However, forecasters also expect the system to weaken by the end of the weekend when it reaches east of the Lesser Antilles, according to National Hurricane Center. As of 11 a.m., the depression is now heading west at 16 miles per hour with maximum sustained winds of 35 miles per hour. Some strengthening is possible, and the depression could become a tropical storm later today or on Friday, July 6.
Upper-level winds will become hostile by the time the system nears the Lesser Antilles this weekend. Over the coming day, the storm could intensify to a tropical storm as it races west.
Peak wind speeds were estimated at 50 miles per hour, with some higher gusts. It appears, based on the current track, the storm will skirt just south of Puerto Rico, portions of which remain in the dark nine months after Hurricane Maria. Tropical-force winds extend up to 35 miles from the center.
At 1100 AM AST (1500 UTC), the center of Tropical Depression Two was located near latitude 10.2 North, longitude 41.4 West.
The weakening tropical disturbance might still bring shower and thundershower activity and locally gusty winds to the central and northern Lesser Antilles from Sunday into Monday. It was expected to decrease in intensity to a tropical storm by midday Monday.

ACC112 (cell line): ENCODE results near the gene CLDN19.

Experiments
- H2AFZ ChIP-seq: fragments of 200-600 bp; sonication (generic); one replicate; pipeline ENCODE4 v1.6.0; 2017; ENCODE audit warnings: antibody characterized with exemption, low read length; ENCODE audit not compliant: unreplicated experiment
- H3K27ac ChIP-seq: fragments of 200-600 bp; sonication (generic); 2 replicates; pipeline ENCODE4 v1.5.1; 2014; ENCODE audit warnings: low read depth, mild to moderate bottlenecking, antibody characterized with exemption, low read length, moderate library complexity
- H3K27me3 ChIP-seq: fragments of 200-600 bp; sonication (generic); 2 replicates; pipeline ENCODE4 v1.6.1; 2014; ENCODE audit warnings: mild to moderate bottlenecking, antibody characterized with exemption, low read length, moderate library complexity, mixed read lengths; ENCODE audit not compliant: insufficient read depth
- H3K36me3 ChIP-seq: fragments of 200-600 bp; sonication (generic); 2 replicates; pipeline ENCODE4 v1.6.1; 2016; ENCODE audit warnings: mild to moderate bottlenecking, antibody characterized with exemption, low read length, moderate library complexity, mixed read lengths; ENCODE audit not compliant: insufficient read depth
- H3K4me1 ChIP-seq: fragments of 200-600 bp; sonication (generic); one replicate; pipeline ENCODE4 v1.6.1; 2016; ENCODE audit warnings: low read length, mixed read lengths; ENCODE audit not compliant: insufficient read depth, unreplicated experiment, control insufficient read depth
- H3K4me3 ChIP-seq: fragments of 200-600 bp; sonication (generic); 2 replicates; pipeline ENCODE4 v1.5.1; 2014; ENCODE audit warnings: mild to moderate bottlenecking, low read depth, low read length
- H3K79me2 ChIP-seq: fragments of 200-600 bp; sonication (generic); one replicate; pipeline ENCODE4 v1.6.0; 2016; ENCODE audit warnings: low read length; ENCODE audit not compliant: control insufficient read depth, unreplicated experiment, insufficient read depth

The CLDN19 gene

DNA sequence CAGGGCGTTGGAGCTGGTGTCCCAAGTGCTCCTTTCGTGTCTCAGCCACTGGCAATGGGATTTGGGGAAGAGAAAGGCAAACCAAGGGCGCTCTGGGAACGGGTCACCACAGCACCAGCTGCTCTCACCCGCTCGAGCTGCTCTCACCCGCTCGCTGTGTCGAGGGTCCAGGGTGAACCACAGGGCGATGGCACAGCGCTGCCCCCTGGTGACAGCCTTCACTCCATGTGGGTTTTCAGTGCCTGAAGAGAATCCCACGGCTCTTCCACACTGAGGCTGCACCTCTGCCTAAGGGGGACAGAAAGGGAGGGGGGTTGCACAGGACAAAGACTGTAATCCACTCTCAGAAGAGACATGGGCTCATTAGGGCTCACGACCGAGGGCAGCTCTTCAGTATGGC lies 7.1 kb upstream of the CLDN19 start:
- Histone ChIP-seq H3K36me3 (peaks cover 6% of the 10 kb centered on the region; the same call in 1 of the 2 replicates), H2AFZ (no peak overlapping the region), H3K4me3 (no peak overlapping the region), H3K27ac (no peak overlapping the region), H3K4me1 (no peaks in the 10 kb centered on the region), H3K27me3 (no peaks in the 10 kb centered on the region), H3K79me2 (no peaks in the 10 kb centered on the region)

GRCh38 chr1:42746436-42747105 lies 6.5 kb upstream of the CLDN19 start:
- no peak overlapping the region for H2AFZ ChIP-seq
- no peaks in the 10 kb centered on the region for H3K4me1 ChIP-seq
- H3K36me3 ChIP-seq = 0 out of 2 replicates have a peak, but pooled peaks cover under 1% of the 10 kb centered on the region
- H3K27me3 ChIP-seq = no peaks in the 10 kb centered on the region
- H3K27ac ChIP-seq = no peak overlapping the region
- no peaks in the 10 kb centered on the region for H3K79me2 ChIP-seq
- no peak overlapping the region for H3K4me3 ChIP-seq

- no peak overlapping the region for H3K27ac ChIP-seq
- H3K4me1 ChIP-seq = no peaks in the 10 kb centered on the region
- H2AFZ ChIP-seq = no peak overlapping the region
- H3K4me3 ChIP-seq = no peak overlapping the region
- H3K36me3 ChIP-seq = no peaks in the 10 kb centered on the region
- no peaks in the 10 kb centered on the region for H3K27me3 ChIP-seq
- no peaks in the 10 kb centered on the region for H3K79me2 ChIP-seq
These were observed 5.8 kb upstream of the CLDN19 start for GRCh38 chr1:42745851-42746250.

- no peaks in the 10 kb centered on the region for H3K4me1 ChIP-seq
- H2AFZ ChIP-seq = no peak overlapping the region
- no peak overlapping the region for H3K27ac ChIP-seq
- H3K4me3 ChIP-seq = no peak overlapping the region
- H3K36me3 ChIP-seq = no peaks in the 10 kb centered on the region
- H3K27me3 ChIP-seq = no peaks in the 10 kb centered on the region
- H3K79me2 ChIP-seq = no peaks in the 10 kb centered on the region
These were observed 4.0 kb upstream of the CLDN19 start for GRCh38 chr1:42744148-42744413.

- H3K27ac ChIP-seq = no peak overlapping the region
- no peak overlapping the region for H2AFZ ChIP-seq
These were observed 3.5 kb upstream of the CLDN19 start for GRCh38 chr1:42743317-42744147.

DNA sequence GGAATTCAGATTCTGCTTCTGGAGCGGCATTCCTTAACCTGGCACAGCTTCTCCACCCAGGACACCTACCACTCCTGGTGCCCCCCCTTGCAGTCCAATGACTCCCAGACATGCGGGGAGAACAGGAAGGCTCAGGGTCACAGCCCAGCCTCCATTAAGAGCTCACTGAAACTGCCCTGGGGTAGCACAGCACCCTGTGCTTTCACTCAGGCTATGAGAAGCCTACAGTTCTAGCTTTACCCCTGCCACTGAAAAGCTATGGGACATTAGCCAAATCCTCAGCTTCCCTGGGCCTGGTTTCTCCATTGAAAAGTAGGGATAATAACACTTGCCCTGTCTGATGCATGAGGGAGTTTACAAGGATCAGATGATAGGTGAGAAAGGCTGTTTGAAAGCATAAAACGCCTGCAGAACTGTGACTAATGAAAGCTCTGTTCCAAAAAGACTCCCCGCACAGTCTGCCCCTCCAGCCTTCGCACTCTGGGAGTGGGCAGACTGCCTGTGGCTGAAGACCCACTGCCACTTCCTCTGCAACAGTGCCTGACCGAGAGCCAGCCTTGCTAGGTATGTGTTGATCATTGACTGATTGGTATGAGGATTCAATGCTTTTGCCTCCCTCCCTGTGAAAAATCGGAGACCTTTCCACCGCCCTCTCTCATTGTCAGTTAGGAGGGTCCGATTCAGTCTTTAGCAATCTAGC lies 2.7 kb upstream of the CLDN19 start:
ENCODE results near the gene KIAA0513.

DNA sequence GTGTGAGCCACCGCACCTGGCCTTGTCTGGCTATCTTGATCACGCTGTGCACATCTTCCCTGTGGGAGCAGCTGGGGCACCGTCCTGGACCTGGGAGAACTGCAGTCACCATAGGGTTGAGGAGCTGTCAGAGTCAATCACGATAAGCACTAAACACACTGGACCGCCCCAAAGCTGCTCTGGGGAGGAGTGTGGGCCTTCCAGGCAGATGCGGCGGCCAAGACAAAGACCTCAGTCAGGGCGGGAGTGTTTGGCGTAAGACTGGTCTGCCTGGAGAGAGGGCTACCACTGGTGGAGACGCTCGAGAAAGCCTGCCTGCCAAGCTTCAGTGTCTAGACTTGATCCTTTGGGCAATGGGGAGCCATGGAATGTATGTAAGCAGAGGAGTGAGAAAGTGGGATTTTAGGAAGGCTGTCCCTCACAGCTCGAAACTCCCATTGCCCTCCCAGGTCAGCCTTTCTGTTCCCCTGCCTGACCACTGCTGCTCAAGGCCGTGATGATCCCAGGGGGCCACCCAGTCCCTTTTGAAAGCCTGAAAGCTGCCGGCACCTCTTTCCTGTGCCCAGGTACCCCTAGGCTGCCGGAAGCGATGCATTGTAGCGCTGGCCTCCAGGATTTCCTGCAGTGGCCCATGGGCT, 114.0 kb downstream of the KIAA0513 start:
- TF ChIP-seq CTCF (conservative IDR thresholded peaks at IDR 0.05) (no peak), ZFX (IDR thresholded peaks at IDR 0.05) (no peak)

The barrelling tropical storm caused more than £37million ($50million) in damage and claimed 12 lives as it moved up the U.S. coast in May.
A tropical depression is expected to form over the next few days as this system migrates northwest over the weekend.
In May, National Oceanic and Atmospheric Administration forecasters predicted that the Atlantic would produce more storms than normal during the coming season.
A second tropical wave has developed in the eastern Atlantic several hundred miles west-southwest of the Cabo Verde Islands, off Africa's west coast.